With speculation swirling about AT&Ts participation in Januarys 700MHz spectrum auction, the nations largest wireless carrier hedged its bet Oct. 9 by acquiring the 700MHz licenses of Aloha Partners for $2.5 billion.
Aloha Partners, a Delaware limited partnership, holds licenses for UHF channels 54 and 59. The all cash deal will give AT&T 12MHz of spectrum covering 196 million people in 281 markets, including 72 of the top 100 and all of the top 10 markets in the United States.
AT&T, of San Antonio, anticipates receiving the necessary government approvals and closing the transaction within six to nine months.
"Customer demand for mobile services, including voice, data and video, is continually increasing," Forrest Miller, AT&Ts group president for corporate strategy and development, said in a statement. "Alohas spectrum will enable AT&T to efficiently meet this growing demand and help."
AT&T may also bid for additional spectrum in the Federal Communications Commissions January auction of the airwaves being deserted by television broadcasters as part of the digital television transition. The spectrum is considered ideal for advanced 3G wireless services since the airwaves penetrate walls and travel great distances.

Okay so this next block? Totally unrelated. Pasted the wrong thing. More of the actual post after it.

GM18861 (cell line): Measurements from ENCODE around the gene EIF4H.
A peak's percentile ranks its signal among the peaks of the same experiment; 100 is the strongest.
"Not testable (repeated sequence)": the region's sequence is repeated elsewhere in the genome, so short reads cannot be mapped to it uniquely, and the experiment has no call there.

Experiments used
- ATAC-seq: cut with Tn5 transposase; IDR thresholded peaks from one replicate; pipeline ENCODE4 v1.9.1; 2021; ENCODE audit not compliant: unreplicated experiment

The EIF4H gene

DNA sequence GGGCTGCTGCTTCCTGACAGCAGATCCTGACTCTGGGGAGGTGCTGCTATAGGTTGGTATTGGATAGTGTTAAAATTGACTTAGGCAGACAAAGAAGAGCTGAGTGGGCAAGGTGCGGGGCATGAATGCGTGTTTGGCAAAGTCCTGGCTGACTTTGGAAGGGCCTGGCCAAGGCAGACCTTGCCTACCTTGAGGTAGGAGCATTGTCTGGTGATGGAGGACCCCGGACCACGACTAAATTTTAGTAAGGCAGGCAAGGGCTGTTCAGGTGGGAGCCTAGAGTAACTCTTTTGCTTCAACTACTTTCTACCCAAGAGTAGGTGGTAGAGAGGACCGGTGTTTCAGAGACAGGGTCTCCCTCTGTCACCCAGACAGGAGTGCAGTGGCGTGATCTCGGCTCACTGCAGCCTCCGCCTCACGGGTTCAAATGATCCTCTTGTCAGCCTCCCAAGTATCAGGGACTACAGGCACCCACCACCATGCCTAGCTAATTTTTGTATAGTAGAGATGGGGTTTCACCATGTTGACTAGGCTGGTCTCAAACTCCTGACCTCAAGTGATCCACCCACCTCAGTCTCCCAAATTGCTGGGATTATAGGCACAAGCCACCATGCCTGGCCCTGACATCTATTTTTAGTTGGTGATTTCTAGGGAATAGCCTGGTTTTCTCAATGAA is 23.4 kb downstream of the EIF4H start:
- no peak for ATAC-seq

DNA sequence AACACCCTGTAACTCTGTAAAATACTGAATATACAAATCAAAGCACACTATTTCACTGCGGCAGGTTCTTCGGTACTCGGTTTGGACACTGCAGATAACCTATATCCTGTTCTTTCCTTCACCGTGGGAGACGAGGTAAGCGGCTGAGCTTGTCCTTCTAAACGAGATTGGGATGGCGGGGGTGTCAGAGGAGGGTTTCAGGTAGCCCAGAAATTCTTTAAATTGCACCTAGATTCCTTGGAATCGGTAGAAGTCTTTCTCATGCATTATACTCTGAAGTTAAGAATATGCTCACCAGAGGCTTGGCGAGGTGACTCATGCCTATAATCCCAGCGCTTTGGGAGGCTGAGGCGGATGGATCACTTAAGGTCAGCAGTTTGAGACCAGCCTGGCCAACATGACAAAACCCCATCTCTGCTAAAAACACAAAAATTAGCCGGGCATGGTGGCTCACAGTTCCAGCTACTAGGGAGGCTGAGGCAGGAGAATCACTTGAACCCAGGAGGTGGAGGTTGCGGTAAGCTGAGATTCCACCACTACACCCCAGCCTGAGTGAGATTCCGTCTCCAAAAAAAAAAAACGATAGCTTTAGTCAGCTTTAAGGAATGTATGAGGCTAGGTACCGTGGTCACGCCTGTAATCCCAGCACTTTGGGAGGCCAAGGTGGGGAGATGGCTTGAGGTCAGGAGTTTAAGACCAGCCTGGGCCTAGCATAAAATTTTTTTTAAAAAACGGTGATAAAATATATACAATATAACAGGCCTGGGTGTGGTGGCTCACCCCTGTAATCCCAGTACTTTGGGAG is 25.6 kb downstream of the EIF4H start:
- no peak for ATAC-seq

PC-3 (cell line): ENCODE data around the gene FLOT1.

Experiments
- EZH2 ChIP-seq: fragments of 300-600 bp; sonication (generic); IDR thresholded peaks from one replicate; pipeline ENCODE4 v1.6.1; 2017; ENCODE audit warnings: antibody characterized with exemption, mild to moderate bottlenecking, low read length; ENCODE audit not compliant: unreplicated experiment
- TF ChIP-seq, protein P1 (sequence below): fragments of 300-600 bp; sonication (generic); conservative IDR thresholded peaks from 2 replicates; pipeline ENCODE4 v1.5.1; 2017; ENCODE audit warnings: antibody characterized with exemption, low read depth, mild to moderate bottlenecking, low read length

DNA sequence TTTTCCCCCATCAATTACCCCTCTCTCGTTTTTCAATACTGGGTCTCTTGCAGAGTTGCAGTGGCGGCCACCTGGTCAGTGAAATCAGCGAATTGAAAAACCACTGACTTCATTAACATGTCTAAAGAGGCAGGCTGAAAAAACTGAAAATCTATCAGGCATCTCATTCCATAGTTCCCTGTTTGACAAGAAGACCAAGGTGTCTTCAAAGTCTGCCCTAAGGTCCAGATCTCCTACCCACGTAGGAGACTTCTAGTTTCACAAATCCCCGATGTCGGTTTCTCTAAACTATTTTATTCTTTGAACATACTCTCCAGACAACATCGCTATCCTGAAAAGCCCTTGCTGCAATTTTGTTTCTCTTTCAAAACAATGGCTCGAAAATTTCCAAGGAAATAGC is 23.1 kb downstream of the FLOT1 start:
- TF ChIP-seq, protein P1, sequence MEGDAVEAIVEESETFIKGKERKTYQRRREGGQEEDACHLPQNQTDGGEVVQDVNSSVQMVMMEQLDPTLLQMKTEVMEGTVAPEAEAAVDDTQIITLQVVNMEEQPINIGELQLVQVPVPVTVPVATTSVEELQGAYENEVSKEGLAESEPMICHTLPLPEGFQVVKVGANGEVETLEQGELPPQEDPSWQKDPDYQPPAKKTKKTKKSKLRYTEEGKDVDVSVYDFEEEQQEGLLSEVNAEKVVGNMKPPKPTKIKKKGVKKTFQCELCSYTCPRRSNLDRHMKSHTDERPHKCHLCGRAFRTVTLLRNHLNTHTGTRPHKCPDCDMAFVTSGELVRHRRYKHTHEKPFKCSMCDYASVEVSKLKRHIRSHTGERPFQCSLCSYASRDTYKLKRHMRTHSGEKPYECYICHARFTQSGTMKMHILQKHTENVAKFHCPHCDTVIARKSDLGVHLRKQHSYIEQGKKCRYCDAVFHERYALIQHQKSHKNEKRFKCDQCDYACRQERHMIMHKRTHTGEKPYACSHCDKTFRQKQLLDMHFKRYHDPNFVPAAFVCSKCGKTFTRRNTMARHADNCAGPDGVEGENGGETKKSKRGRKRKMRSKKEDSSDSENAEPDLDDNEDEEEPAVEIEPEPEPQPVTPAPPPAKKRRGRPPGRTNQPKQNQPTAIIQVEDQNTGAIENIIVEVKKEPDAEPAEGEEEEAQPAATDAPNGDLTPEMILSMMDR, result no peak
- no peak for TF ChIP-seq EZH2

However, the FCC confused the issue for AT&T July 31 when it voted to condition the sale of the 700MHz band upon the winner providing an open network where users can plug the legal devices of their choice into the network. Incumbent wireless carriers now limit the devices and software that can be connected to their networks.
AT&T opposed the conditions, which might open the door for Google or other technology companies to bid on the spectrum. AT&T and other wireless carriers want the FCC to make the spectrum available to the highest bidder. Verizon Wireless, the countrys second largest carrier, filed court papers Sept. 10 seeking to overturn the FCC decision.
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